When I was at primary school, the senior school that was linked to my primary was an all boys school. The nearest school for me when I hit eleven was going to be a horribly early start and a good bus ride over to the next town, until as if by magic, the year before I started, the senior school decided the time had come, built a nice shiny new development, invented a uniform and opened its doors to girls. Of the six girls in my primary sixth form, five of us moved ‘across the road’ along with about 99.99% of the boys and even though we were one of the earliest entries at that level to include girls, it never felt odd or as if we were breaking the mould. But I know that when they were choosing the girls to join higher up the school, to spearhead this change of centuries of an all boys tradition, they looked for a very particular sort of personality and for girls who they thought would thrive as trail blazers and have the courage to take the chance and be the few among the many.
By the time I left it was as if girls had always been there, and it’s the same with any form of change in social acceptance, first you need the people who have the courage to be different and to take the knocks when that difference marks them out, and then everyone else follows and no one even blinks at a baby boy sat in a supermarket trolley excitedly clutching a tiny pink and purple Rapunzel. Pip loves his teddies; bear and puppy and his little soft dolly, and, given half a chance, he’ll collect up all his big sisters’ princess dollies for a cuddle too. It’s quite often a cuddle followed by a nice loping overarm bowl across the lounge, but a cuddle it is. And watching the joy he gets from playing with them, and pushing them around in our toy pram it seems utterly crazy to me that you don’t have to go back too far to get to a time when he (or certainly I) would have been told that he shouldn’t play with dollies, or pink things or a pram or anything that might stereotypically come from the girl section of the toy shop, and I’m so glad that we’re not there any more.
Looking around our lounge the other day I wondered whether he would have the same childhood if he didn’t have two big sisters. I’m pretty certain he wouldn’t have the same clothes, I think shopping the other side of the rails tends to be a girls picking from the boys section rather than boys dipping too far into the girls (though he did have a fabulous pair of Frughi leggings last summer that may technically have been meant to be girls). He has one ‘baby’ that is all his which I think I’d always have given him, but there might not be quite the same mountain of princesses and sparkly dressing up outfits around. He wears superhero vests and vests with pink bunnies that say “little sweetheart”, rocks a pair of purple owl pyjamas just as much as the tartan reindeer ones, and they were both hand me downs from his sisters, and loves playing dollies and being in the play kitchen as much as he makes a beeline for his cars and trains and wooden animals. They’re just toys and he’s just a baby, albeit a very tall and rather strong one and I wouldn’t have it any other way.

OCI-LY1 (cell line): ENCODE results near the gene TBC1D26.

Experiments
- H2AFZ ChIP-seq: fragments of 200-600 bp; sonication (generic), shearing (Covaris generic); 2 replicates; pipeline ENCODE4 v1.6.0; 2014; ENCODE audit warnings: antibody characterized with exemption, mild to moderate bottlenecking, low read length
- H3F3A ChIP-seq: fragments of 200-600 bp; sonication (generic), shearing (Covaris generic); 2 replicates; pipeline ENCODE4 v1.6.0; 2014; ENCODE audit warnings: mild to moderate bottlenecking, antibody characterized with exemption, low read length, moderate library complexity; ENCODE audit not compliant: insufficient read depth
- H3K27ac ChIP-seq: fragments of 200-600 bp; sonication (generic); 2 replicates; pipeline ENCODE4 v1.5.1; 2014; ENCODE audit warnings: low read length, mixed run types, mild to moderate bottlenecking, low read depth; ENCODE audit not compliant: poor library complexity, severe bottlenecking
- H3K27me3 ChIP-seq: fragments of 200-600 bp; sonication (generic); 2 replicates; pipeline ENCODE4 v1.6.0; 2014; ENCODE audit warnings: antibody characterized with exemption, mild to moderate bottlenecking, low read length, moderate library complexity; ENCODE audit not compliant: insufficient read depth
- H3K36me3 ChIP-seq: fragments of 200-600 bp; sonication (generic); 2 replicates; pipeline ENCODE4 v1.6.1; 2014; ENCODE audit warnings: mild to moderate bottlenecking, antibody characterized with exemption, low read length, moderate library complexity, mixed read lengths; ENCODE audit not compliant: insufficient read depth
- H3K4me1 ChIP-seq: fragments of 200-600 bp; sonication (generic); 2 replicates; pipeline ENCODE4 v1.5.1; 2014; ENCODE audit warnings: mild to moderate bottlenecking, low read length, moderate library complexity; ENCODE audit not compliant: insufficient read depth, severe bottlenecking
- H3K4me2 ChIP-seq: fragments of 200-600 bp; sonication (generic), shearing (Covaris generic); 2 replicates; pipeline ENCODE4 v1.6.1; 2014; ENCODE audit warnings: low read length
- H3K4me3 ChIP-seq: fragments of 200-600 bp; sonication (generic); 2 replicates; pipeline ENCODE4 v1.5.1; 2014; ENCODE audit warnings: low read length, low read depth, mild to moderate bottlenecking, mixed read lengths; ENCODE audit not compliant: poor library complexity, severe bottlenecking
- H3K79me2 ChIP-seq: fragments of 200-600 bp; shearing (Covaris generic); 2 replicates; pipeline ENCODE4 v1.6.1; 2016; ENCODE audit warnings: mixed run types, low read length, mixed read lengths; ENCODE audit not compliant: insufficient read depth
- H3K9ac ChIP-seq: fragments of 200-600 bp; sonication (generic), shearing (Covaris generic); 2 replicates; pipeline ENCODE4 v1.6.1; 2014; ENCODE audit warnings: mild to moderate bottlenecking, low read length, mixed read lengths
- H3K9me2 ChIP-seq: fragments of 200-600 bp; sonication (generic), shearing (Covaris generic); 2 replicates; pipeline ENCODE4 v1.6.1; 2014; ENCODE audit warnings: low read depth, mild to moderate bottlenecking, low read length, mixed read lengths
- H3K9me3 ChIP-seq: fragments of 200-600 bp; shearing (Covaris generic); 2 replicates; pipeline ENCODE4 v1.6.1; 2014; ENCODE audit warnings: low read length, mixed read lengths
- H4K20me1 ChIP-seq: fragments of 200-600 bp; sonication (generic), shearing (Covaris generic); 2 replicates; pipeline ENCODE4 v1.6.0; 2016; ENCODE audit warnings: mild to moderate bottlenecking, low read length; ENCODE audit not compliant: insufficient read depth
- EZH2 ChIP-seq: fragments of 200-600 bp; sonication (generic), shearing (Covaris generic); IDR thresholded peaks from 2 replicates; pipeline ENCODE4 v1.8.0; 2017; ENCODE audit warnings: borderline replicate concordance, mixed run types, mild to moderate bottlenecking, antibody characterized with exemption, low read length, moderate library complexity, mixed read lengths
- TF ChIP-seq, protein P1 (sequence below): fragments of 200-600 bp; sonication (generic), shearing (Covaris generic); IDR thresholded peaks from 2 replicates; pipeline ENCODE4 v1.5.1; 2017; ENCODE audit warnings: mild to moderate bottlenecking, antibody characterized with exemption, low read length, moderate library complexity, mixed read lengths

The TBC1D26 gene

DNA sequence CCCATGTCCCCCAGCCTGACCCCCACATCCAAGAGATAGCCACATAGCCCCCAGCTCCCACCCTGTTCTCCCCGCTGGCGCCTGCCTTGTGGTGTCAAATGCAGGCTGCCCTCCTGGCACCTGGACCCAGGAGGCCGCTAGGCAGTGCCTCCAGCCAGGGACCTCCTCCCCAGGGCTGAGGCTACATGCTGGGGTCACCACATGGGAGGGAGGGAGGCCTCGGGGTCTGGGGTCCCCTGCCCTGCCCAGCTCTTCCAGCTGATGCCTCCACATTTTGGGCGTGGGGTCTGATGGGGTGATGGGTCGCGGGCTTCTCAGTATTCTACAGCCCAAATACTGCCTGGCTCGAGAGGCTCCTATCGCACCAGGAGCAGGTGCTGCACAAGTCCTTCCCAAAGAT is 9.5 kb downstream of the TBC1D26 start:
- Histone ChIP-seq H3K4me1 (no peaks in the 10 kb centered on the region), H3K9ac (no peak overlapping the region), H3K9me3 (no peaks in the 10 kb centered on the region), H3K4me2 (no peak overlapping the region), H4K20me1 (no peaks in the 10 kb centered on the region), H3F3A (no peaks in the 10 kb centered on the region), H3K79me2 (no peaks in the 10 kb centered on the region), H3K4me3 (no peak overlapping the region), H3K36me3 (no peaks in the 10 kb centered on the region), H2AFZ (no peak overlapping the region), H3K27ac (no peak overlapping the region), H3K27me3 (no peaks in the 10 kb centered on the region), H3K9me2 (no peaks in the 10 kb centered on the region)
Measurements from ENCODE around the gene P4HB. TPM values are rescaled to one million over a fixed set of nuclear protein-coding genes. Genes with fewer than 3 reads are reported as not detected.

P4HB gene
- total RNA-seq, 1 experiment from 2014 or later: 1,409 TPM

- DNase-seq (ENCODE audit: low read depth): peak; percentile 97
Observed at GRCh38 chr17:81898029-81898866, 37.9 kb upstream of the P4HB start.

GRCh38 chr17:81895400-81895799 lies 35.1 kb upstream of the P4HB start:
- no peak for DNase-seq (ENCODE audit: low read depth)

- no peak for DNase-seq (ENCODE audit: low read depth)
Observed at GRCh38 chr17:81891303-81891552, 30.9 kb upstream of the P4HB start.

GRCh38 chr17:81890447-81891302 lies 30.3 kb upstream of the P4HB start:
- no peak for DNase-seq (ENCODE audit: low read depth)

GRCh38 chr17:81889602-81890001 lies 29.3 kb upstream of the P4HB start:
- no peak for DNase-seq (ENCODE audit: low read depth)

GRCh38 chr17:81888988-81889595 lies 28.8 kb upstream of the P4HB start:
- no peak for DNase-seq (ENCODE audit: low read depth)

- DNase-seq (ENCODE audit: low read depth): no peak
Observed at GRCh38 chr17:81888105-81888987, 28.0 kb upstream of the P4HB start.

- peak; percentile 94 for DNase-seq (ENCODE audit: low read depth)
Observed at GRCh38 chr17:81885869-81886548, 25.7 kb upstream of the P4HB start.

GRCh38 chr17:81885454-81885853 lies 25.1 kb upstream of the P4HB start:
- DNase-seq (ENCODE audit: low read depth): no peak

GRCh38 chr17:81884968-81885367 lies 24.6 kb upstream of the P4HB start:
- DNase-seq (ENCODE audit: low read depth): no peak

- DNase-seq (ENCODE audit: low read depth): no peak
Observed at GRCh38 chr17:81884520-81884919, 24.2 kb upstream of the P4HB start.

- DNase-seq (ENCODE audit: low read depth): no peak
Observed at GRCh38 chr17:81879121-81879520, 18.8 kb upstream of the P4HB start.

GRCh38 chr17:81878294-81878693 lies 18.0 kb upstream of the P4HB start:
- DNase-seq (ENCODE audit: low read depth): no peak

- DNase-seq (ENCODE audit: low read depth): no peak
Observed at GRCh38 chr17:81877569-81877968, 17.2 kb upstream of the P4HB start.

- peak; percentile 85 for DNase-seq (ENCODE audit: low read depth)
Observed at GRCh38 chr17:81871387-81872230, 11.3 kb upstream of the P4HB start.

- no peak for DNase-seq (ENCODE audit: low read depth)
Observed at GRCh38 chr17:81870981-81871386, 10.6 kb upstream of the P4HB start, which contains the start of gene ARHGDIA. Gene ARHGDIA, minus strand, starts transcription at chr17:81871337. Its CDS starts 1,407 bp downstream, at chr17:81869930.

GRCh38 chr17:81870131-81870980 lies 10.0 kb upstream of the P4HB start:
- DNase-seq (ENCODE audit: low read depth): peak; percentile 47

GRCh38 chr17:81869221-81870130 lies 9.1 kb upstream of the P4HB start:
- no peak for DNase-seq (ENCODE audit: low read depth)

The idealism that wants to be beyond the bounds of gender stereotyping, to reclaim pink as merely a colour and not a weapon with which to divide and rule, wants to say that of course there’s nothing that we’d say no to merely on the ground of preconceived ideas, but it isn’t as easy as all that. I don’t think that there is a point at which the divide of gender expectations becomes too strong to resist, but perhaps there is a point in later childhood at which it becomes too strong not to acknowledge. There is a point at which to step outside of the norm, and from the norm, the stereotype, requires courage. I want more than anything for my little trio to become their truest best selves, whoever that may be but at the same time the instinct to protect them and keep them safe is breathtaking.
It’s once you start visualising an actual situation with your own actual and very precious child who more than anything else in the world you want to see happy and well it’s an uncomfortable thought. I don’t want to see my beautiful three hurt or squashed and even thinking about it kicks my maternal protectiveness into overdrive (“I shall keep you wrapped up in cotton wool and pom-poms and only let you play with people who have previously completed a 32 page niceness questionnaire” is a totally rational response isn’t it), but the truth is that I would rather be there to pick up the pieces than have them change who they are because of expectation or societal pressure.
Because unless I really do go down the pom-poms route the uncomfortable truth is that I can’t protect them forever, not from everything that the world can throw at her, only arm them to meet it.
Arm them with courage, with self belief, with kindness, with peace, and I hope that maybe if we can lay even the tiniest foundations now, when it comes to something a bit more important then dollies and prams they might be in with a fighting chance of being the change they want for the world.